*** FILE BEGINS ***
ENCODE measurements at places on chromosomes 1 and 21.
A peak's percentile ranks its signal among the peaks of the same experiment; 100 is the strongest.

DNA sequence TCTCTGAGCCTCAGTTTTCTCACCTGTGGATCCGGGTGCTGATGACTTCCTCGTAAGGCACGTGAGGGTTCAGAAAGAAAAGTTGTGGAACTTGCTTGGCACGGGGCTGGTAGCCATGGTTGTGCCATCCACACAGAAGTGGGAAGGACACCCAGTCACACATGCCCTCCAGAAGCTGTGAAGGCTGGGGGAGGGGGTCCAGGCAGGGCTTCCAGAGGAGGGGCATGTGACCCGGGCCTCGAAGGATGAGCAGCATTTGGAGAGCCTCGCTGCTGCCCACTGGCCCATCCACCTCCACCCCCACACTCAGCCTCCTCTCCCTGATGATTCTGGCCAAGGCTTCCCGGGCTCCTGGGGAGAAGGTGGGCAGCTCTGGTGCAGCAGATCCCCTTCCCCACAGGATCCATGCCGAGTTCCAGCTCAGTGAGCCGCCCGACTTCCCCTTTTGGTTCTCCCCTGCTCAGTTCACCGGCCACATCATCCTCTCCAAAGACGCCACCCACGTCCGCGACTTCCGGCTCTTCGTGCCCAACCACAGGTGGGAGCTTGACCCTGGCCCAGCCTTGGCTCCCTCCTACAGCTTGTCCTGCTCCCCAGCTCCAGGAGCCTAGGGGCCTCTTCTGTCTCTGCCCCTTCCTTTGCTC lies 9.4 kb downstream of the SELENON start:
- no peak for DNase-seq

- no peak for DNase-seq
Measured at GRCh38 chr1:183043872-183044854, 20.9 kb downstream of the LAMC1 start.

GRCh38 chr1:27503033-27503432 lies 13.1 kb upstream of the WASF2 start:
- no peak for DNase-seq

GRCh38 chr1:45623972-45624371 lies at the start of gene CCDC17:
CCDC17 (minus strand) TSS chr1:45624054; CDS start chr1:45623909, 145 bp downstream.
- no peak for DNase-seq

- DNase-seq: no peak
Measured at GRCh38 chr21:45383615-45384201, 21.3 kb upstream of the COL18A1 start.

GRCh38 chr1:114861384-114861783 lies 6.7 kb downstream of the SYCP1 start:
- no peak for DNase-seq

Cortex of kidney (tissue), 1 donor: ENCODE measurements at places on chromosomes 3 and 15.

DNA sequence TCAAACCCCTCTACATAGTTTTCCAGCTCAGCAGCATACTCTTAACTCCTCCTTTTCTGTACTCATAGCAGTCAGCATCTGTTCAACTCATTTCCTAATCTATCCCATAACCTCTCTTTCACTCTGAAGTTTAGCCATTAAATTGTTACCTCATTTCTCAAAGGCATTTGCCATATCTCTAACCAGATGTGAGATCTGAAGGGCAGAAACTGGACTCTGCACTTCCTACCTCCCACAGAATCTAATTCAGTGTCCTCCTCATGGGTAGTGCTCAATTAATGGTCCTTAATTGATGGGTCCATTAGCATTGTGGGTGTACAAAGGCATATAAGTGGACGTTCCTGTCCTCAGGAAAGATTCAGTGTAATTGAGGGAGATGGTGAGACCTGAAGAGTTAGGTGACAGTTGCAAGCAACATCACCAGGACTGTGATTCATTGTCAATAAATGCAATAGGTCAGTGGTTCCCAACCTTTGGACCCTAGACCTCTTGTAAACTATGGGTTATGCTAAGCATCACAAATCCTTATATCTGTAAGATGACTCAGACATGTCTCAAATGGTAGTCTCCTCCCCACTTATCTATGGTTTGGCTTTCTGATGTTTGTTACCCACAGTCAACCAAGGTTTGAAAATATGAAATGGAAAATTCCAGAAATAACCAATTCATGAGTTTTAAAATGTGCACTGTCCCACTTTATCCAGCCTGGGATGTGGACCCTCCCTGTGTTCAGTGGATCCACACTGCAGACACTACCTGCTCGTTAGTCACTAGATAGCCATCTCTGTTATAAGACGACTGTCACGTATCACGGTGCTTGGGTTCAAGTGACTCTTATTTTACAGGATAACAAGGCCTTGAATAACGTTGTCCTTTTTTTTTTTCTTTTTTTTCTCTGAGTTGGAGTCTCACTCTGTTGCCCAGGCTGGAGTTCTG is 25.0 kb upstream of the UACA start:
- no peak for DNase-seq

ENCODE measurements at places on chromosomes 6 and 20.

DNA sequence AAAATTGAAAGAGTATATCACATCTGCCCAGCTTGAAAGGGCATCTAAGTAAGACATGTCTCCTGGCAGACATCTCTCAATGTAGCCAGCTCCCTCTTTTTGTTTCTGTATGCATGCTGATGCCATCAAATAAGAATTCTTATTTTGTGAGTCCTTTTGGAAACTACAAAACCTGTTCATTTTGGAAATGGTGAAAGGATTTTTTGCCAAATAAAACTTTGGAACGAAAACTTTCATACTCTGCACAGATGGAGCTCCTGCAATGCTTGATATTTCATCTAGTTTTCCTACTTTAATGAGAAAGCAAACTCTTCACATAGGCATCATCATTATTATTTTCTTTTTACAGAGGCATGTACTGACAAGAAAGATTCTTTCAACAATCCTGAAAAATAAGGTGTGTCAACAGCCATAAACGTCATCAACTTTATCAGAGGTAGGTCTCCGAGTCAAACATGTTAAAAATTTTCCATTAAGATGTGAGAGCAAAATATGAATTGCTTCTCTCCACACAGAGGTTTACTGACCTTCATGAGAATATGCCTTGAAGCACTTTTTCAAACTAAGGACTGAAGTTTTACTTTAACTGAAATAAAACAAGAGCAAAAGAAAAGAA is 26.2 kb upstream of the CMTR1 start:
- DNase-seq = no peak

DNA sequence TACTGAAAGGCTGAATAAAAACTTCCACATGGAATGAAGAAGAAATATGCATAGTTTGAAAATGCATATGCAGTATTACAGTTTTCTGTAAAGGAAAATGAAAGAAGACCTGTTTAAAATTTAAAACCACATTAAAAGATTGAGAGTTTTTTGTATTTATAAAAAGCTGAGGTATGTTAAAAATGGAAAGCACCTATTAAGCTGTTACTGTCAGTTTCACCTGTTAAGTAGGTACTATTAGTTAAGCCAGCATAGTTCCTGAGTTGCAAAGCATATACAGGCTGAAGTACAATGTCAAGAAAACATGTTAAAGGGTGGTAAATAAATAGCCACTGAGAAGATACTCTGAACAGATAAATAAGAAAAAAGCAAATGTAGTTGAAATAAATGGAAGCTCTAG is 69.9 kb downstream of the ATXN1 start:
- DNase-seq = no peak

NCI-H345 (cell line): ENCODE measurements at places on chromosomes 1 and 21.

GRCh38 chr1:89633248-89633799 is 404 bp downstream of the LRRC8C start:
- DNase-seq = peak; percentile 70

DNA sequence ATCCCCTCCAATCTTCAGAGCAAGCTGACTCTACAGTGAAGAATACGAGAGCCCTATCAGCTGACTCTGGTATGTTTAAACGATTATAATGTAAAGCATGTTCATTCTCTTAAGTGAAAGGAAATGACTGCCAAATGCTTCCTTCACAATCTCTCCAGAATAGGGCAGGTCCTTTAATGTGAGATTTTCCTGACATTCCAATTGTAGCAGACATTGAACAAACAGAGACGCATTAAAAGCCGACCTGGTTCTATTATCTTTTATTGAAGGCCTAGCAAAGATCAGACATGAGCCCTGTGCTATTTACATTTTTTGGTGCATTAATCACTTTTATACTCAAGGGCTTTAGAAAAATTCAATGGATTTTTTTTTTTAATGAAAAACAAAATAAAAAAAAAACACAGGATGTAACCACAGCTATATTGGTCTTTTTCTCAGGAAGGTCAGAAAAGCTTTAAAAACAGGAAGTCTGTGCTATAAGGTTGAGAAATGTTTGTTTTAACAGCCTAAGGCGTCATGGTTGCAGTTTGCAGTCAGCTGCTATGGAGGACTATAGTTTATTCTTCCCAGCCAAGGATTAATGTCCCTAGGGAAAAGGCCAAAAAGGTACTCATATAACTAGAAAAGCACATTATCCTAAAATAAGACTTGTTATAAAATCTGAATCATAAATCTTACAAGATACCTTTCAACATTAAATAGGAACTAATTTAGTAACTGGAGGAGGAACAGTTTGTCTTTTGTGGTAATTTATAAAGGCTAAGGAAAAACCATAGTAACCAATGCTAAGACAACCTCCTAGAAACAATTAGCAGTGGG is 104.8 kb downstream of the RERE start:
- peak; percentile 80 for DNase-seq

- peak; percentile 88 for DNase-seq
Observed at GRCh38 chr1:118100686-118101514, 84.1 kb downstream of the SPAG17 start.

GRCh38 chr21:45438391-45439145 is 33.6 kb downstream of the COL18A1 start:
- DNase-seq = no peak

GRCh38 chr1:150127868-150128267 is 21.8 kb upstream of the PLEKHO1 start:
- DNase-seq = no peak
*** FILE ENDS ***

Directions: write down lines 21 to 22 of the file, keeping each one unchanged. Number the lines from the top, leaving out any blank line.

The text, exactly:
- DNase-seq = no peak

DNA sequence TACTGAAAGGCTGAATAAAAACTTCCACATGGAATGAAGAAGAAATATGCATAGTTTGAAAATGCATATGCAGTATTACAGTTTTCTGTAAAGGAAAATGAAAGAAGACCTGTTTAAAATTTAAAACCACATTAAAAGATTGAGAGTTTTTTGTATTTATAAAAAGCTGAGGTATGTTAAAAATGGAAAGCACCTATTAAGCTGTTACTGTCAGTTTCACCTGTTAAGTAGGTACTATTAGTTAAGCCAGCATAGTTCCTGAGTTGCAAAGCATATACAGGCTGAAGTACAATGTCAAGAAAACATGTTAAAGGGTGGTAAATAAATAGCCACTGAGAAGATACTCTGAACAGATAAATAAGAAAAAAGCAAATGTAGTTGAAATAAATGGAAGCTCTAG is 69.9 kb downstream of the ATXN1 start: